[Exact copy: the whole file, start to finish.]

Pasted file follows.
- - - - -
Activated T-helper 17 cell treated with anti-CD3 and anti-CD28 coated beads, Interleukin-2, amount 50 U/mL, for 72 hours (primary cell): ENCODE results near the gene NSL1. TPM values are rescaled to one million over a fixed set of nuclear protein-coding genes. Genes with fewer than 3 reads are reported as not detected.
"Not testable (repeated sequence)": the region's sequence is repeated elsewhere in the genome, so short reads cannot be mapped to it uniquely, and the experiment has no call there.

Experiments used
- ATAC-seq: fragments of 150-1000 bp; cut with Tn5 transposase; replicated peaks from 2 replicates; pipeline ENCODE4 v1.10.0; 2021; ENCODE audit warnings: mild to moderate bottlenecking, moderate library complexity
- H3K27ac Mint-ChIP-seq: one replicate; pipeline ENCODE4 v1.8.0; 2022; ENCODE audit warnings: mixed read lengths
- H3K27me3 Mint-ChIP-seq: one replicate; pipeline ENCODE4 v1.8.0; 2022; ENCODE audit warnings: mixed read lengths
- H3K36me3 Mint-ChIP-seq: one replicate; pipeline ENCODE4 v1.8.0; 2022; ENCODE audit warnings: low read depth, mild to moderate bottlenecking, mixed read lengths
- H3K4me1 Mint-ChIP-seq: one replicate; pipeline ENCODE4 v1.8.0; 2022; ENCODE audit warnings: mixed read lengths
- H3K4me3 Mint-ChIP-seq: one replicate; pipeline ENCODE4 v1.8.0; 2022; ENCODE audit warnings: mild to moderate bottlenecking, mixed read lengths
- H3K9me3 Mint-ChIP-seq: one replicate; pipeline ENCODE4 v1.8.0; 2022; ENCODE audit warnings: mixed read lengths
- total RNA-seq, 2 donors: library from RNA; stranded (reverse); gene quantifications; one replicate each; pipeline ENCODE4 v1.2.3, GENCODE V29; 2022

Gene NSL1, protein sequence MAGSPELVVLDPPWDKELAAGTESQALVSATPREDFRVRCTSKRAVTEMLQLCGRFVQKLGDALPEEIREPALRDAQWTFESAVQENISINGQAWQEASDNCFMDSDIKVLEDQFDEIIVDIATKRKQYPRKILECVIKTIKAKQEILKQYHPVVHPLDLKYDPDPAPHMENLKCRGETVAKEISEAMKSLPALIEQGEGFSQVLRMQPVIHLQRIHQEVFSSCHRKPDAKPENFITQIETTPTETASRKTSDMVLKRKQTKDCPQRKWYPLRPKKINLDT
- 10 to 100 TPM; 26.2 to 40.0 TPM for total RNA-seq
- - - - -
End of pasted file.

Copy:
Activated T-helper 17 cell treated with anti-CD3 and anti-CD28 coated beads, Interleukin-2, amount 50 U/mL, for 72 hours (primary cell): ENCODE results near the gene NSL1. TPM values are rescaled to one million over a fixed set of nuclear protein-coding genes. Genes with fewer than 3 reads are reported as not detected.
"Not testable (repeated sequence)": the region's sequence is repeated elsewhere in the genome, so short reads cannot be mapped to it uniquely, and the experiment has no call there.

Experiments used
- ATAC-seq: fragments of 150-1000 bp; cut with Tn5 transposase; replicated peaks from 2 replicates; pipeline ENCODE4 v1.10.0; 2021; ENCODE audit warnings: mild to moderate bottlenecking, moderate library complexity
- H3K27ac Mint-ChIP-seq: one replicate; pipeline ENCODE4 v1.8.0; 2022; ENCODE audit warnings: mixed read lengths
- H3K27me3 Mint-ChIP-seq: one replicate; pipeline ENCODE4 v1.8.0; 2022; ENCODE audit warnings: mixed read lengths
- H3K36me3 Mint-ChIP-seq: one replicate; pipeline ENCODE4 v1.8.0; 2022; ENCODE audit warnings: low read depth, mild to moderate bottlenecking, mixed read lengths
- H3K4me1 Mint-ChIP-seq: one replicate; pipeline ENCODE4 v1.8.0; 2022; ENCODE audit warnings: mixed read lengths
- H3K4me3 Mint-ChIP-seq: one replicate; pipeline ENCODE4 v1.8.0; 2022; ENCODE audit warnings: mild to moderate bottlenecking, mixed read lengths
- H3K9me3 Mint-ChIP-seq: one replicate; pipeline ENCODE4 v1.8.0; 2022; ENCODE audit warnings: mixed read lengths
- total RNA-seq, 2 donors: library from RNA; stranded (reverse); gene quantifications; one replicate each; pipeline ENCODE4 v1.2.3, GENCODE V29; 2022

Gene NSL1, protein sequence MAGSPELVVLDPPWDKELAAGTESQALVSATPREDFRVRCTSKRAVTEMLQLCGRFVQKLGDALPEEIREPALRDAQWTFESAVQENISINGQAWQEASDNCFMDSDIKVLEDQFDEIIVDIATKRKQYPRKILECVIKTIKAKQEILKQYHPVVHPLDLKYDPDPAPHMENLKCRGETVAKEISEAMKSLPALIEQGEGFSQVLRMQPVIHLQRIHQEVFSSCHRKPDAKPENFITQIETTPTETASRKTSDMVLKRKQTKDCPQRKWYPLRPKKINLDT
- 10 to 100 TPM; 26.2 to 40.0 TPM for total RNA-seq